Jazz trumpeter Hugh Masekela died January 23 in his home town of Johannesburg, South Africa after a nearly ten-year fight with prostate cancer. He was 78.
When he was just 14 Masekela received a gift that would change his life.
An advocate for equal rights in apartheid-riddled South Africa, Father Trevor Huddleston gave Masekela a trumpet.
In 1960, at the age of 21, Masekela left South Africa and would not return for 30 years.
When he got to New York he enrolled at the Manhattan School of Music. The New York jazz scene called Masekela, who nightly caught shows of stars like Miles Davis, John Coltrane, Thelonious Monk, Charlie Mingus and Max Roach.
Legends Dizzy Gillespie and Louis Armstrong took Masekela under their wing and instructed him to create his own style, with a sound more African than American.
Then came the late 1960’s. Masekela moved to the other coast. During the “Summer of Love” he became friends with David Crosby, Peter Fonda and Dennis Hopper.
At the 1967 Monterey Pop Festival Masekela performed alongside Janis Joplin, Otis Redding, Ravi Shankar, The Who and Jimi Hendrix.
One year later, his instrumental single went all the way to Number One on the American pop charts and was a worldwide smash.
In 1968, Harry Elston, Floyd Butler, Jessica Cleaves and Barbara Love formed “The Friends of Distinction.”
Elston had been working warming up for Ray Charles as part of the group the “Hi-Fi’s.” They broke up, and members Marilyn McCoo and Lamont McLemore co-founded “The Fifth of Dimension.”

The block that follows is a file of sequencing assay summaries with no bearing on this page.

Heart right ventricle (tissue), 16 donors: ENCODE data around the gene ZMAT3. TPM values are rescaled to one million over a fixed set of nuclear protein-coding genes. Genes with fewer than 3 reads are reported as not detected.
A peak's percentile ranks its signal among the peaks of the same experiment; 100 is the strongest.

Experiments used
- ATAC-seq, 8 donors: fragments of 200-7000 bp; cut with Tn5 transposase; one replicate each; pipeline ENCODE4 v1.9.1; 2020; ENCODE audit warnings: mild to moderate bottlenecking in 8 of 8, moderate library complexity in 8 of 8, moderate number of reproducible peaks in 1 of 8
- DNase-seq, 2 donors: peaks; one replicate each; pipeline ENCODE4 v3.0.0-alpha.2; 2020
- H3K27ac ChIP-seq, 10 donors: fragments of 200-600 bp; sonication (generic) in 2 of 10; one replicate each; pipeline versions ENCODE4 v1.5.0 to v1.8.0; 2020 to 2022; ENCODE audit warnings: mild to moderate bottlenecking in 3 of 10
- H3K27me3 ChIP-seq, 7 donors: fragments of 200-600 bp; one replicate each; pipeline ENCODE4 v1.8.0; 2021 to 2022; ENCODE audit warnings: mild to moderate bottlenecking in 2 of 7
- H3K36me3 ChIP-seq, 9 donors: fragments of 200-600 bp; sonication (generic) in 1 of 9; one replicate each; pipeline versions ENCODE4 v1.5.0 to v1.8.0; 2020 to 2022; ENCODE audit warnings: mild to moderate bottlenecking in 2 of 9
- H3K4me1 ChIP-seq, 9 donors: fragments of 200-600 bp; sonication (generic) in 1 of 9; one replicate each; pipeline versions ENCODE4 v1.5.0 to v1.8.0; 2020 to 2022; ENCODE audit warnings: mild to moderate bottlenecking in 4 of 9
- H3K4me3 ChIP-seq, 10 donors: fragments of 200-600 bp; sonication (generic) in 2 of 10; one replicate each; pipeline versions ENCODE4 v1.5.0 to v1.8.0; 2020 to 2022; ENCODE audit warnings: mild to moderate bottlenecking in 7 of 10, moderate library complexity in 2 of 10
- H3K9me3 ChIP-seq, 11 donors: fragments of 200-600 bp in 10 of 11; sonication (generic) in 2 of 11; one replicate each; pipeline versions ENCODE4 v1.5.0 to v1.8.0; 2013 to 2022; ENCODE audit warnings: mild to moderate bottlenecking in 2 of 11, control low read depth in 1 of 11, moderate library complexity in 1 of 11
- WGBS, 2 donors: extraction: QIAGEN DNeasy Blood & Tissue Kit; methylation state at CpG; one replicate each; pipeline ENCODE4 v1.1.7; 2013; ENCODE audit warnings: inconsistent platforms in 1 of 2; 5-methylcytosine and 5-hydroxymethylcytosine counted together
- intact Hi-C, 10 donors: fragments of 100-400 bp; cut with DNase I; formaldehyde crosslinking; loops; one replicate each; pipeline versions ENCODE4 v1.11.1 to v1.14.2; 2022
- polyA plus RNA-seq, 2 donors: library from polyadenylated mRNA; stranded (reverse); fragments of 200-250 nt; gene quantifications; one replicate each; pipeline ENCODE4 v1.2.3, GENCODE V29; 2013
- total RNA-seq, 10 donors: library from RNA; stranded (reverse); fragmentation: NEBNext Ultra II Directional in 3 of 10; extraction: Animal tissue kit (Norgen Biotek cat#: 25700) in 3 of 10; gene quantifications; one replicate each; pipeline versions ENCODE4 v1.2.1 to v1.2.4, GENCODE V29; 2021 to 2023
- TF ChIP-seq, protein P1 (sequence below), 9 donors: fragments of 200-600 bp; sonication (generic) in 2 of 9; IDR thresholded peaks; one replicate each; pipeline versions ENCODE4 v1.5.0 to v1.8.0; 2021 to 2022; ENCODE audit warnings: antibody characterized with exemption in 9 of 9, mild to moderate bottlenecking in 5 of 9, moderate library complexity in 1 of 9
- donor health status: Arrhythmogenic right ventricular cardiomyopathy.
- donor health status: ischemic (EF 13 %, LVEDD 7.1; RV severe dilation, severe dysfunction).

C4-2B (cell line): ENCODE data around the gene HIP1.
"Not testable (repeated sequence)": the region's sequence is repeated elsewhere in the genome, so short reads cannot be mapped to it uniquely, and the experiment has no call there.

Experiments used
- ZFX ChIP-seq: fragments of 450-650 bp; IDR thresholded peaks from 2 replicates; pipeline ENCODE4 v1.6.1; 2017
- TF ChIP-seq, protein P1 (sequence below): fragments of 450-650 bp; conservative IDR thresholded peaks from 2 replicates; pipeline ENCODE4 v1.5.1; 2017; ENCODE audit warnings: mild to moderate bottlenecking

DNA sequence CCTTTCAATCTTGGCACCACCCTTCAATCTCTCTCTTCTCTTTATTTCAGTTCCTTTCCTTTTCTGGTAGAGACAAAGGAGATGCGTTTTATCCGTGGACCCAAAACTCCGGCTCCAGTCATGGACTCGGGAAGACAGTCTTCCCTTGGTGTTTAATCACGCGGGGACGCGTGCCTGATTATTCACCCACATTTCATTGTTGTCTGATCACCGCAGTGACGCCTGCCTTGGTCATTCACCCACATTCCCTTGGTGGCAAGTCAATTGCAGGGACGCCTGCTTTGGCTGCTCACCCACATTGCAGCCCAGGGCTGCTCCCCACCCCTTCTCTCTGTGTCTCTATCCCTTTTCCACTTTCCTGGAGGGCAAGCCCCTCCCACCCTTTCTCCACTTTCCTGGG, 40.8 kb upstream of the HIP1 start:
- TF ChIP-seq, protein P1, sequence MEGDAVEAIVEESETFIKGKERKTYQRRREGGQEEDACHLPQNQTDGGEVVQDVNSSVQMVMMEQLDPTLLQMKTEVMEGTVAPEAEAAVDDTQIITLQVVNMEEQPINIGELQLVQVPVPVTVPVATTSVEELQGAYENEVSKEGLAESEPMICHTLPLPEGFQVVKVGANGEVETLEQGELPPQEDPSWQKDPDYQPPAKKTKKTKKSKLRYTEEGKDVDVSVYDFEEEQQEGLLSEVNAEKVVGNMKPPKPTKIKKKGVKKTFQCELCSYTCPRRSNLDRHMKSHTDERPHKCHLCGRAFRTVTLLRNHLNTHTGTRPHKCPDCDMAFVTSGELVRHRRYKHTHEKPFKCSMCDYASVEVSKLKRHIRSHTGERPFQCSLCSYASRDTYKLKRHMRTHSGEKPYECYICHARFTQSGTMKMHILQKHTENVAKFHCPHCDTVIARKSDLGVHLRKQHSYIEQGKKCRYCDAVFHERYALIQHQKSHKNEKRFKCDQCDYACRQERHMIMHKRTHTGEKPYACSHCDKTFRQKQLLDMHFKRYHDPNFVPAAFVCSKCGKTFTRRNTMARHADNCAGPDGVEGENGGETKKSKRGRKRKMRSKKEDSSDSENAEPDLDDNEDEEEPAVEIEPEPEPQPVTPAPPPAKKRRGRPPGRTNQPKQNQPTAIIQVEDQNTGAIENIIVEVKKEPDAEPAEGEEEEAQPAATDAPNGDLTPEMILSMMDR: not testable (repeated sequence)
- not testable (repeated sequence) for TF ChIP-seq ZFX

Elston co-founded “The Friends of Distinction” that sounded a lot like “The Fifth Dimension,” so much so that the two groups were often confused for one another.
Football star Jim Brown managed “The Friends” who signed a contract with RCA Records.
They decided to add vocals to Masekela’s chart topper and Elston wrote the lyrics.
“We’d be on the road, touring, and that meant riding the bus for hours at a time,” Elston told REBEAST magazine.
“We’d drive past pastures, cotton fields, cornfields. I’d always see these cows, just grazing, so peaceful, and I’d think to myself, ‘You know, they have it made. They just graze and shit!’
“Well, I first called it ‘Flaking in the Grass’ because I didn’t know I could use the same title as the instrumental since I was changing the song and adding lyrics. But everybody was like, ‘Get out of here!’ so I came back with the same music and title and they loved it.”
In 1969 their Masekela re-make stayed on the pop charts for 16 straight weeks and went gold, topping at #3.
Elston still sings today with three other new group members.
This is a rare video of the group, meaning it could disappear anytime soon, performing on the Ed Sullivan Show.